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The Killid Group
Fight against TB inches forward slowlyWritten by Zaland
Sunday, 17 October 2010 11:36
Afghanistan suffers from a high incidence of Tuberculosis, though the Ministry of Public Health says steps to prevent and treat the disease have resulted in the number of those afflicted by the disease coming down from 70,000 to 51,000 in the past nine years.
Dr Suraya Dalil, the acting Minister in the Ministry of Public Health (MoPH), said the disease was a serious concern as more than 9000 people died from it each year. 26358 cases were detected during 2009. The Afghan government hopes to eradicate tuberculosis from Afghanistan by the year 2014, or at least to bring down the incidence of the disease significantly, she said. Dalil said the Ministry had significantly expanded the facilities for treating patients and compared to 30 clinics in the year 2002, the Ministry now has over 1000 clinics.
Officials of the National Tuberculosis Center say that at present, tuberculosis is treated free of charge and they have opened over 1040 centers for this purpose. However Dr. Noor Agha Zahib a doctor at one of the centers says only half the afflicted patients reach the centres.
Women prone to TB
Afghanistan ranks 22nd on the list of 22 high-burden TB countries in the world. According to the World Health Organization's (WHO's) Global Tuberculosis Control Report 2009, approximately 46,000 new tuberculosis cases occur annually in Afghanistan.
Unlike many countries, almost twice as many women are infected as compared to men; that is women make 64% of overall TB clients attending health facilities. This is substantiated by the fact that women patients at the clinics outnumber men, even though women are less likely to have access to health facilities in Afghanistan due to cultural, social and economic constraints.
The proportion of women suffering from the disease in Afghanistan is almost double the global trend which shows women constitute only 37% of tuberculosis patients. The high incidence among Afghan women may be a result of reduced immunity due to bad nutrition and excessive work. The deputy director of the Tuberculosis National Center, Dr. Abdul Wudud Haidari told Institute of War Peace Reporting (IWPR) that too much work constantly weakens pregnant women as a result of which they are susceptible to tuberculosis.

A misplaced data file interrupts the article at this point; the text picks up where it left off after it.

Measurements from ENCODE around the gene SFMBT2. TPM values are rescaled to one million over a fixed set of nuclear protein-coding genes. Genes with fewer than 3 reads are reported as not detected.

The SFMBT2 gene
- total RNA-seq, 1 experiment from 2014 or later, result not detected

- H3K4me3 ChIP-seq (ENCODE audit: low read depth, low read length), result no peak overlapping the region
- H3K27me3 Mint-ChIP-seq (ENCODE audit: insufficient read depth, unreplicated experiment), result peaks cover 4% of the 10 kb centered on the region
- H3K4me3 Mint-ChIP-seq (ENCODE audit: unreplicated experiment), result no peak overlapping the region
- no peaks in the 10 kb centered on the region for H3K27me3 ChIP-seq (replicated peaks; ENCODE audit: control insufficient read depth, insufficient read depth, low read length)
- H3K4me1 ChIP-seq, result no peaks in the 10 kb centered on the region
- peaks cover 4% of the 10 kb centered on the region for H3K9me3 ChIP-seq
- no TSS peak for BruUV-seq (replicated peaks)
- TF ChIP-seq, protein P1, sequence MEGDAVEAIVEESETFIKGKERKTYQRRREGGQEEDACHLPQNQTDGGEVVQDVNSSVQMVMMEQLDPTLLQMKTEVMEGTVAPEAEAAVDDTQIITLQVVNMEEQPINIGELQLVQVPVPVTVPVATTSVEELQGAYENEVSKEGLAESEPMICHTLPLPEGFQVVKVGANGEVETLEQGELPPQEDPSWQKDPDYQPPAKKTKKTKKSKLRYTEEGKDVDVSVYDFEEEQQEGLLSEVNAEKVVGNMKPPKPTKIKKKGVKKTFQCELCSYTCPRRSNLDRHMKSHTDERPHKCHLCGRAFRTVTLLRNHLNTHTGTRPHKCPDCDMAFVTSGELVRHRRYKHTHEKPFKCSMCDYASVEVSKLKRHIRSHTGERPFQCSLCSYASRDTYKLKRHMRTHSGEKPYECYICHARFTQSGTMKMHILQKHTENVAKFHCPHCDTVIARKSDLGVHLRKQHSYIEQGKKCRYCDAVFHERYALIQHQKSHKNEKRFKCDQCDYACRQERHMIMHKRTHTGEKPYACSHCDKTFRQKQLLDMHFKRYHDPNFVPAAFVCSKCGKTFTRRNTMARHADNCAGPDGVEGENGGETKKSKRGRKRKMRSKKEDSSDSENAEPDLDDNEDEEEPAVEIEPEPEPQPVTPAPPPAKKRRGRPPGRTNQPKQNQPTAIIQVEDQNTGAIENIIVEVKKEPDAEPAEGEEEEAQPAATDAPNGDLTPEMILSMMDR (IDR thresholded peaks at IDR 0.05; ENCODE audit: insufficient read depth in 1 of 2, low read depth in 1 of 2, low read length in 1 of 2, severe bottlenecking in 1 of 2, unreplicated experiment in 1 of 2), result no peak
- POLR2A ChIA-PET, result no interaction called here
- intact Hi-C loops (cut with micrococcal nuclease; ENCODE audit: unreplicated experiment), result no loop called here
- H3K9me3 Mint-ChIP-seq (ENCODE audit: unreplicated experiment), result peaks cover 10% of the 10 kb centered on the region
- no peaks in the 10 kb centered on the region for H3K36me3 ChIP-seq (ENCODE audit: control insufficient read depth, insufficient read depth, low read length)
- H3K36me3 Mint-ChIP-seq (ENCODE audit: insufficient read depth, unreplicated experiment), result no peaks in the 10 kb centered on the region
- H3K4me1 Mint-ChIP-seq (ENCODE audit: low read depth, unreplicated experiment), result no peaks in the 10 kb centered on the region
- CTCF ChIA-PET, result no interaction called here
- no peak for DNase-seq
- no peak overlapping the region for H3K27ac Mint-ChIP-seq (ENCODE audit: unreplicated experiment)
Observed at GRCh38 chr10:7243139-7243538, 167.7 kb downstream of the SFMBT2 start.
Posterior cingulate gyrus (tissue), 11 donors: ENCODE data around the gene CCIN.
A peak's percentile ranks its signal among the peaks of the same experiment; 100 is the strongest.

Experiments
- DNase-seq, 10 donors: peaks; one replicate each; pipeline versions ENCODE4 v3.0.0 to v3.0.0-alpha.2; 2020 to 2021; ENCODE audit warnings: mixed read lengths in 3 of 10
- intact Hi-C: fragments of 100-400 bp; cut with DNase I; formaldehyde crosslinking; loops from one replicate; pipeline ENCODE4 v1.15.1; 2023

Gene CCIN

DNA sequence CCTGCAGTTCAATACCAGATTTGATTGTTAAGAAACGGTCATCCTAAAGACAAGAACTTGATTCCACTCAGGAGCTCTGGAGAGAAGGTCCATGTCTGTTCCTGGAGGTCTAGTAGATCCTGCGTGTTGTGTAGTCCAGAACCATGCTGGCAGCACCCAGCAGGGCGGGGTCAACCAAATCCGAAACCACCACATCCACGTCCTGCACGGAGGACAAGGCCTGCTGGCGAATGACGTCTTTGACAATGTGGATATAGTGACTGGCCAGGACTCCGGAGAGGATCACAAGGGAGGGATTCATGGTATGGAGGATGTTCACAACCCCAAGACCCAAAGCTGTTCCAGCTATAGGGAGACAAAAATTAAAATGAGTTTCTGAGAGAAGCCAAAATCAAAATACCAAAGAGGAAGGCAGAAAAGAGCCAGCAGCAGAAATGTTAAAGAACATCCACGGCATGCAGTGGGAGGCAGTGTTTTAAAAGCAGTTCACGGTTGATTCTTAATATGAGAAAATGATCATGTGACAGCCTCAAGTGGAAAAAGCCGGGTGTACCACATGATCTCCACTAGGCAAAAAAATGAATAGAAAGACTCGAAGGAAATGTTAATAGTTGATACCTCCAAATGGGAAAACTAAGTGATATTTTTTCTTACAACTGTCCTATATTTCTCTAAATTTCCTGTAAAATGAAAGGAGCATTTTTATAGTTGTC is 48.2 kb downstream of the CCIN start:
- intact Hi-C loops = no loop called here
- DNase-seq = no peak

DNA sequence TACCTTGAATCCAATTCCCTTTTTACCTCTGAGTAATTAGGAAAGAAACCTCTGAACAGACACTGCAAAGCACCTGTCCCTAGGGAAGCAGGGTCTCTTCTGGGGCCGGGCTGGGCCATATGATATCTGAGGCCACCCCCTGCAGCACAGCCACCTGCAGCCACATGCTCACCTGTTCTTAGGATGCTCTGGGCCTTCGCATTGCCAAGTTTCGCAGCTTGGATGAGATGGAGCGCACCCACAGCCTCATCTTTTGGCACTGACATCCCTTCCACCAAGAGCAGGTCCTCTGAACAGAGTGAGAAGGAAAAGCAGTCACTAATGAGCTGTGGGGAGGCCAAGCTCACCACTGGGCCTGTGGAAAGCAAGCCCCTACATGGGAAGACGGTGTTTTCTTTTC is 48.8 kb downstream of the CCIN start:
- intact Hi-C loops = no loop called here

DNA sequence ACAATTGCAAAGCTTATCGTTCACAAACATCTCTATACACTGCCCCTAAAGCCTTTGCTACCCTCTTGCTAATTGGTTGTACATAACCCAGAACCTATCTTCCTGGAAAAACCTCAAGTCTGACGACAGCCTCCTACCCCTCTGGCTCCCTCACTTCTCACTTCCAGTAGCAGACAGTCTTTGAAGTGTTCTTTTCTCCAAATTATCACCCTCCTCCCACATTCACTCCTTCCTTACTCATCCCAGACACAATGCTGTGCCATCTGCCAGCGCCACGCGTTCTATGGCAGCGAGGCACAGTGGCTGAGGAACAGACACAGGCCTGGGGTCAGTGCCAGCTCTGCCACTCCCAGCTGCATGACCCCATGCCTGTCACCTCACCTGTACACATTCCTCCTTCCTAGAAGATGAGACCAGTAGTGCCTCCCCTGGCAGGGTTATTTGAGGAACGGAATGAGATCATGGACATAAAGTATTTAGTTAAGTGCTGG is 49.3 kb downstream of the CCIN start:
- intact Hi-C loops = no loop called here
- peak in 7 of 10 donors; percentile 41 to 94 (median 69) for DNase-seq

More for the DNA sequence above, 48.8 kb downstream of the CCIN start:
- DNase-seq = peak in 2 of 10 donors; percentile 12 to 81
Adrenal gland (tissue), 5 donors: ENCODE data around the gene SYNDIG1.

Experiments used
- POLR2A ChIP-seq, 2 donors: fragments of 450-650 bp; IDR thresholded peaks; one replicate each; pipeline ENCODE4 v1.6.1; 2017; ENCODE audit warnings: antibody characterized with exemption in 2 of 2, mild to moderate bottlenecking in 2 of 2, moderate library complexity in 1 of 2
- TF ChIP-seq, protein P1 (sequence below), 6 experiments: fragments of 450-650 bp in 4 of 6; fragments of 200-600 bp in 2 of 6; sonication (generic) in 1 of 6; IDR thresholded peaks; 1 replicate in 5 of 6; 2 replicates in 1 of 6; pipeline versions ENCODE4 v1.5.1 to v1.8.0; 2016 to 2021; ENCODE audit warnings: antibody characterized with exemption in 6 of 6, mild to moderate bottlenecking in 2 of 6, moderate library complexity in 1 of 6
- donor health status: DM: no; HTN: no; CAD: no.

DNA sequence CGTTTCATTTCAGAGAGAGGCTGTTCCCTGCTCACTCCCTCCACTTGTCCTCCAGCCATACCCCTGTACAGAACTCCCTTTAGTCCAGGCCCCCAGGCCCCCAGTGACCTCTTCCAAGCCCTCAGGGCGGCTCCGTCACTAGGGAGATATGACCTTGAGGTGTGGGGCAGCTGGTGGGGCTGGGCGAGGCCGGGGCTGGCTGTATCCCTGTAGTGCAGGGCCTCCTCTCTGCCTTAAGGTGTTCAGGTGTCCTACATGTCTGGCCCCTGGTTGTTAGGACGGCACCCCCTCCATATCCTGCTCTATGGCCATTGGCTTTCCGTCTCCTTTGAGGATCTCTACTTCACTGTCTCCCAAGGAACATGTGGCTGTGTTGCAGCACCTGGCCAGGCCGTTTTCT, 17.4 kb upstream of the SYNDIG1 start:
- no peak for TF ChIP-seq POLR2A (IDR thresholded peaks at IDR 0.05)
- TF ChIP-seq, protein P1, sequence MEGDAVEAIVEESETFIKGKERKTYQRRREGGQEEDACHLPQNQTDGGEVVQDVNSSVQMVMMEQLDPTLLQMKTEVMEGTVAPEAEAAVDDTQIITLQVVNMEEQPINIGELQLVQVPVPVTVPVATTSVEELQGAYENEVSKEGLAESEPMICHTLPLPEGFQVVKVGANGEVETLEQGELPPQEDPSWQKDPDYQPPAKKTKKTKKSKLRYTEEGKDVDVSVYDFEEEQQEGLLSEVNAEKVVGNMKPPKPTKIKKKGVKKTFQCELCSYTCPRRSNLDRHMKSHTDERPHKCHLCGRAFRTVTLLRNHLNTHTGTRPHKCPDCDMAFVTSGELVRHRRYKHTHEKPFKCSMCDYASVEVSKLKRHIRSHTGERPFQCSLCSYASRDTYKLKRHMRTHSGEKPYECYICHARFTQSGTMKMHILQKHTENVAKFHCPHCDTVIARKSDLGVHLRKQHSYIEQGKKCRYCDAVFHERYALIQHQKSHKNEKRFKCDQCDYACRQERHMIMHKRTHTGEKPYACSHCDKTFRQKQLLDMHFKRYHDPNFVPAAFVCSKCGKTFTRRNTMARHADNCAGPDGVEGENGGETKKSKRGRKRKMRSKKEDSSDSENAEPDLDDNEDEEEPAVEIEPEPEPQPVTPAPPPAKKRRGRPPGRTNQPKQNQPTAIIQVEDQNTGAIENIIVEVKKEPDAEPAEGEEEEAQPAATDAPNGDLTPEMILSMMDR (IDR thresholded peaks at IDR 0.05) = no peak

Aziza, a 23-year old tuberculosis patient says that the house she had to move into after marriage four years ago in Kabul was a damp and dark mud house and made her sick. "There was no sunlight in the house and we had to spend the entire day in shade". Aziza states her health condition deteriorated as she had to work hard to take care of her children and in-laws. "We've never had adequate food, especially when I have to provide for my husband and his family members". She is now undergoing medical treatment along with other Afghan women at the Tuberculosis National Center in Kabul.
As important as the treatment of infected patients is the prevention of the disease through awareness, hygiene and nutrition. Officials from the tuberculosis hospital in Ghazni say the main reason for the high incidence of the disease in their province is the lack of awareness. The hospital admits between 40 and 50 patients every day from the remote areas of the province says Dr. Shafiqullah Shafiq, a doctor at the hospital.
The head of the Ghazni Health Department, Zia Gul Asfandi acknowledges the challenges but adds that her department is implementing the policy of the Ministry with regard to preventing the spread of the disease including through an awareness campaign.
The province of Kandahar in southern Afghanistan presents an equally dismal picture. The head of the Kandahar Health Department, Dr. Abdul Qauom Pukhla says 1703 cases of tuberculosis were registered last year and 1168 cases so far this year. The province has 33 clinics for the treatment of the disease but is unable to provide critical care, says Pukhla. "We have resolved the problems of the people to some extent, but the facilities are limited so most of the time we refer our patients to other countries like Pakistan, India and China for medical treatment".
Even where there are facilities, these may be hard to access. Mujtaba, a resident of Zerai district of Kandahar, says many families in the province are suffering from tuberculosis but cannot afford any sort of healthcare. He complains and says there are no medical facilities to treat even ordinary illnesses, let alone tuberculosis.
The head of the National Tuberculosis Center, Dr. Khalid Sidique says that NGOs provide basic services in remote districts and areas of the provinces but admits "NGOs are not able to properly deliver their services to areas that are volatile". The acting Minister, Dr Dalil, states that to some extent the ministry has overcome some of these challenges with the help of the private sector.
She says that the National TB Control Program which was severely damaged by a long term civil war had been resumed not so later than the establishment of Afghanistan Transitional Government. In 2003 the very first strategic plan for TB Control Program was launched in cooperation with WHO and some other MoPH partners.